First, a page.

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The Knorr Ranch the 1,123-Acre Parcel

Published: August 30, 2018

The Knorr ranchThe Knorr ranch, located near the northern tip of Summit County – south of Heeney, was one of the largest remaining undeveloped private land holdings in Summit County.   The 1,123-acre parcel was put up for sale this spring.  Thanks to a complex series of land deals, the county and neighboring landowners will preserve Knorr Ranch, one of the last jewels of the old West left standing.

The Knorr family has owned and ranched the land next to the Blue River since they set up their homestead in the late 1800s.  They later moved their home up the shore when the dam and reservoir were built in the ’40s.  For the past few decades, the Knorrs and the county have been talking about how to keep the land open and free of development.

The Purchase

The sixth generation of the Knorr family put the land up for sale this past spring for $8 million. 

Two neighboring landowners, Sean Flanigan and Doug Childs, were shocked when they saw the for-sale signs pop up on the Knorr ranch.  Action was immediately taken by Flanigan, Childs, the Knorrs and Summit County to protect the property and keep it undeveloped.  After extensive negotiations, the Knorrs sold the land to Flanigan and Childs at a discounted price of $7 million with a $1.6 million contribution from the county. 

Flanigan and Childs have now dedicated a conservation easement across the Knorr ranch.  The easement ensures that the land will be preserved only for ranching or conservation purposes.  Summit County will acquire 505 acres of the property, Flanigan will retain 513 acres and Childs will retain 105 acres for ranching use.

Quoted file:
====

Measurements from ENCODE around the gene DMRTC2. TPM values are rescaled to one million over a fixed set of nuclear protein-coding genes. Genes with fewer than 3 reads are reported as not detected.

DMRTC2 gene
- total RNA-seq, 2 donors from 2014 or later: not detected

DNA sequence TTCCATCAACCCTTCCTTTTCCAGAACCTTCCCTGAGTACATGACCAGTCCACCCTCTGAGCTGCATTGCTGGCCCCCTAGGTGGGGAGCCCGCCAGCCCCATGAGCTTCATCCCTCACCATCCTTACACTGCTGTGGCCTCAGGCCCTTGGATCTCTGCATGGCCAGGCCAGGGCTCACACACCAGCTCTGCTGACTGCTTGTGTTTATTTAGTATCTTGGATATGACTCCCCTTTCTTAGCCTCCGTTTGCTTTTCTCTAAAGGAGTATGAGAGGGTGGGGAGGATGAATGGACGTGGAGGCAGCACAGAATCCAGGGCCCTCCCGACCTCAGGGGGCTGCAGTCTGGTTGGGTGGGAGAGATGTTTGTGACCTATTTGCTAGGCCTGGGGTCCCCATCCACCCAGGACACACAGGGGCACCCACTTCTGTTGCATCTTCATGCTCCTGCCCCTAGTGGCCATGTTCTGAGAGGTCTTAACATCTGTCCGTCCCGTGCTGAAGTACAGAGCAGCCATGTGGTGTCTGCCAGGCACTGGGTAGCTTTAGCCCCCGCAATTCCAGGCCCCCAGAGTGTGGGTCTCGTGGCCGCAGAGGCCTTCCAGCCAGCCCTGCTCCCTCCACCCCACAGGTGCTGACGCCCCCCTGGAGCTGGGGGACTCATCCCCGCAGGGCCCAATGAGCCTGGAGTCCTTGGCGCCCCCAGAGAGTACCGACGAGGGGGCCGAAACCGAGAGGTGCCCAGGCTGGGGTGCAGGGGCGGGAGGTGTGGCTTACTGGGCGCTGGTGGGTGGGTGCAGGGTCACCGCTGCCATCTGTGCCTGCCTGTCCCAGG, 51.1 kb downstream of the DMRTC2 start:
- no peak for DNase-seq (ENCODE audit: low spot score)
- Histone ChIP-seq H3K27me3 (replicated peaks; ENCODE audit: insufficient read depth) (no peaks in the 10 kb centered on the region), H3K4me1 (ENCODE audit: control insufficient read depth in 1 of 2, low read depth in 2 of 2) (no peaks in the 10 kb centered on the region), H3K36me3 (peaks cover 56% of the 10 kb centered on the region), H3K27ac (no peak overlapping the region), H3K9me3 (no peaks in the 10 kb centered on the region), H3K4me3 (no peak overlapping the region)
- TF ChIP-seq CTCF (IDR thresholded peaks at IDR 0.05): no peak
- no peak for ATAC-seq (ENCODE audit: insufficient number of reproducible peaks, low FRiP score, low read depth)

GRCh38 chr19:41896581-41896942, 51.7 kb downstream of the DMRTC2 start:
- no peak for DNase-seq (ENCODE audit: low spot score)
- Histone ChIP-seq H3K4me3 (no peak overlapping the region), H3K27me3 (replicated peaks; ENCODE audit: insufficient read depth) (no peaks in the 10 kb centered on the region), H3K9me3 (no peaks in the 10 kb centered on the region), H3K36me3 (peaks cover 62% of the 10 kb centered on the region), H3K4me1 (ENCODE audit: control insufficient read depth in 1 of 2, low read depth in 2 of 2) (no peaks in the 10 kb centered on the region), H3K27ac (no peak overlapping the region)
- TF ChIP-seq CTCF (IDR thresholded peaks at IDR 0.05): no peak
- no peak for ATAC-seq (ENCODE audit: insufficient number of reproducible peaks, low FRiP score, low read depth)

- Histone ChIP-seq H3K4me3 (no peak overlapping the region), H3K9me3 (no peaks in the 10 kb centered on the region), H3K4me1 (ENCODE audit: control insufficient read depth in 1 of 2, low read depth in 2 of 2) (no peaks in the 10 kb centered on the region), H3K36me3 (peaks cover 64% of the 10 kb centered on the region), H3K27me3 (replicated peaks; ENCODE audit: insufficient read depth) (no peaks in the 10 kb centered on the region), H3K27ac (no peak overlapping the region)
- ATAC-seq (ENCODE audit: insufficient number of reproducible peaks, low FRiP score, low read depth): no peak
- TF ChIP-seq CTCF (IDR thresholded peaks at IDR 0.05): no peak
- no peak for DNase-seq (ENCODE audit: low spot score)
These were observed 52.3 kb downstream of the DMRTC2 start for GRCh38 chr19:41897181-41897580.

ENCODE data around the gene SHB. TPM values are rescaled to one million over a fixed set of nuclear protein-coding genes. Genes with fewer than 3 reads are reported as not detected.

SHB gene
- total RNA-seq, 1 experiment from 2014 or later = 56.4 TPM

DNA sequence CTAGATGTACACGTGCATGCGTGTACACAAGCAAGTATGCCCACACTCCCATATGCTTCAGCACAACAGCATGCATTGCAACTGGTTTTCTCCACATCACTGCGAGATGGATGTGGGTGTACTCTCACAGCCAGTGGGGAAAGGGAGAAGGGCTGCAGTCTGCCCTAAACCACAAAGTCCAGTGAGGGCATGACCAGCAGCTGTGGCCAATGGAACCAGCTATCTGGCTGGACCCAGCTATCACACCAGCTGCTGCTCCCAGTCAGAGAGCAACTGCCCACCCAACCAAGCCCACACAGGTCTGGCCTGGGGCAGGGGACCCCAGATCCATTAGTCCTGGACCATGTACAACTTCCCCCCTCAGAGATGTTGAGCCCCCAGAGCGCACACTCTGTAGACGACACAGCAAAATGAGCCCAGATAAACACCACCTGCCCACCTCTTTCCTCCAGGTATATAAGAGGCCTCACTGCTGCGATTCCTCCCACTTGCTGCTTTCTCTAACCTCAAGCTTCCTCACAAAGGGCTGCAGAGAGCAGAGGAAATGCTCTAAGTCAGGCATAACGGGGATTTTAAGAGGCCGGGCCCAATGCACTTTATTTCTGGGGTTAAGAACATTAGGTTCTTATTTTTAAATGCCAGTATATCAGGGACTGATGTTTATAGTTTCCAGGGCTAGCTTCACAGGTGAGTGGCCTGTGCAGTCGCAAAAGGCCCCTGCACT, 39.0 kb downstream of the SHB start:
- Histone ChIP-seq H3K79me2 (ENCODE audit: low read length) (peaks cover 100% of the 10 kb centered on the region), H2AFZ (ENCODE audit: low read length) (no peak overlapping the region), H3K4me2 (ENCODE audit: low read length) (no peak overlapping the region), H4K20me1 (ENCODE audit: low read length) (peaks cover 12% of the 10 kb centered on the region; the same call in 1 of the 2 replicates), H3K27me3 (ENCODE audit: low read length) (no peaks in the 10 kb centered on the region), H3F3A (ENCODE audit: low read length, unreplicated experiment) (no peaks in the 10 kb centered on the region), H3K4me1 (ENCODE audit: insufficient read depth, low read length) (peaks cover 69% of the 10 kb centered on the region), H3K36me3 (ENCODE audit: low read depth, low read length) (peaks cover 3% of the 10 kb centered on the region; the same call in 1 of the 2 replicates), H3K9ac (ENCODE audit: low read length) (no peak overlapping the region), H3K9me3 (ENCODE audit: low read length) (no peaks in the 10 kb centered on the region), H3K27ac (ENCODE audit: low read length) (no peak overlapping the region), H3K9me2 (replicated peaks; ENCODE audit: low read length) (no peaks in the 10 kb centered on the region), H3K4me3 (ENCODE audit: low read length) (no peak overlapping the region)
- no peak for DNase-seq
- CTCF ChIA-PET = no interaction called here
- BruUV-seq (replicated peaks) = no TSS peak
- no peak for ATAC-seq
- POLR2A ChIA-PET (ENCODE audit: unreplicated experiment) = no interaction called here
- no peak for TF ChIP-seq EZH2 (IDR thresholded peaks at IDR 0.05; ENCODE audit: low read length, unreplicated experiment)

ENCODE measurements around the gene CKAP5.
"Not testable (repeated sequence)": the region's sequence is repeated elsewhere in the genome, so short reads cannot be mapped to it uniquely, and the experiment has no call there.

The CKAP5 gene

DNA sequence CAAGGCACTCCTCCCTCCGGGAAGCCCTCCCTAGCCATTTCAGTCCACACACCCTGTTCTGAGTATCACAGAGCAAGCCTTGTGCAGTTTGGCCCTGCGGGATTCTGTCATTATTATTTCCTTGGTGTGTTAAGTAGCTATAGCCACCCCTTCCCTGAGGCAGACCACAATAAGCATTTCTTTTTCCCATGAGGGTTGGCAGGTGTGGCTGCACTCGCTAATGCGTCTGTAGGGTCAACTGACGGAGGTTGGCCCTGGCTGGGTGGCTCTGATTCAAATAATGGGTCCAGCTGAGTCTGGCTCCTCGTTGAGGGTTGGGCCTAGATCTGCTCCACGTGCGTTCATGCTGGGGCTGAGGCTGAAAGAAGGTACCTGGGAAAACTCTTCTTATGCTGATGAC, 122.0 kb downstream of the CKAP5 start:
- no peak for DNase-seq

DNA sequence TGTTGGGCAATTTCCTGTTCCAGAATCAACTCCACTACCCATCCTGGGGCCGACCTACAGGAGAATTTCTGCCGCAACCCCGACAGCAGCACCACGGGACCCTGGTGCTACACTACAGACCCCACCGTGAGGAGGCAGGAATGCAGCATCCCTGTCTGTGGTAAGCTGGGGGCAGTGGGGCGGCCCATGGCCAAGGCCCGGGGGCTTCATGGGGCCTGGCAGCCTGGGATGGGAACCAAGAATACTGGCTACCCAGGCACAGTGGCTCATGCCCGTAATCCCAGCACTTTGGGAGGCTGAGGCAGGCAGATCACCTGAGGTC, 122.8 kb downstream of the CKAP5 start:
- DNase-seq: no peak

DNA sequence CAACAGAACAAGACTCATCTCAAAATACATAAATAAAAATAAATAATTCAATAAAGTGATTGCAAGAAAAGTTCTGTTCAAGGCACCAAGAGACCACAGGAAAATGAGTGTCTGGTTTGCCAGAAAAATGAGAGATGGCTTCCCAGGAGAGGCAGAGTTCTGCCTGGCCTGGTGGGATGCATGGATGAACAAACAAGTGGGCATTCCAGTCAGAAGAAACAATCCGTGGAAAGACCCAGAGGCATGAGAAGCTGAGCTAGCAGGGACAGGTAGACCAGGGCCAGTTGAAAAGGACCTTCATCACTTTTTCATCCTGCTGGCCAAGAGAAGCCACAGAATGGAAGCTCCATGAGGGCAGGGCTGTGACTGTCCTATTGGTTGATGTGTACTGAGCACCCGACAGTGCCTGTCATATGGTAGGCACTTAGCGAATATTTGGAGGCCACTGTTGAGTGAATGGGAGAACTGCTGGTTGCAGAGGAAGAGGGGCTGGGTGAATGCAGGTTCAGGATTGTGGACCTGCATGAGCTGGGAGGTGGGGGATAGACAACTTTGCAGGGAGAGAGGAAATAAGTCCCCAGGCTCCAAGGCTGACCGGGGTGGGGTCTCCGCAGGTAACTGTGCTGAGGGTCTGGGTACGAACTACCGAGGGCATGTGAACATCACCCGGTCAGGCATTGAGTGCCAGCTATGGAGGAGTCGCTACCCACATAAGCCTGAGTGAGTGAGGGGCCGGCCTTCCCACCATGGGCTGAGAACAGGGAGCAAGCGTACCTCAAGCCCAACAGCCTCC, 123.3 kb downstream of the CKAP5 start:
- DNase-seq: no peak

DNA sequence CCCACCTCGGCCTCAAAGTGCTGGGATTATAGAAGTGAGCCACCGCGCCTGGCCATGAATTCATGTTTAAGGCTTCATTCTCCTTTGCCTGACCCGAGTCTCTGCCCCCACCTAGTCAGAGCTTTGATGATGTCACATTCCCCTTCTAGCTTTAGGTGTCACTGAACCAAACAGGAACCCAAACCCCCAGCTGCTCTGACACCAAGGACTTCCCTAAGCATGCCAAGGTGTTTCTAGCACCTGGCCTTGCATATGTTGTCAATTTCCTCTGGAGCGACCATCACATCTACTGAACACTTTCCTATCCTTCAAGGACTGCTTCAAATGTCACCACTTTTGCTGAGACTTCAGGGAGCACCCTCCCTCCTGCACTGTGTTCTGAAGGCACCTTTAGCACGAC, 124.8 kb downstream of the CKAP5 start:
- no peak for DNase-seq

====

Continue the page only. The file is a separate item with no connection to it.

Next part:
The county is currently leasing its 505 acres to Flanigan Land and Cattle for ranching until it loses its agricultural value, at which point it may be turned into public land for recreation. 

Aside from the views, the easement also protects critical senior water rights tied to the land.  Parts of the land act as natural aquifers and drainage points that provide water for wetlands, surrounding forestland and local wildlife.

Colorado Parks & Wildlife’s Habitat Protection Program also provided a $10,000 grant for the project as the land is valuable grazing land for mule deer, elk and other wildlife.  Open Space & Trails for Summit County is delighted this transaction came to fruition.  They are dedicated to keeping contiguous open space in the county, ensuring that Summit remains a mostly open and wild frontier on this side of the Continental Divide.

For more information in regards to properties available with land in Summit County or other areas, give us a call at (970) 453-1450.



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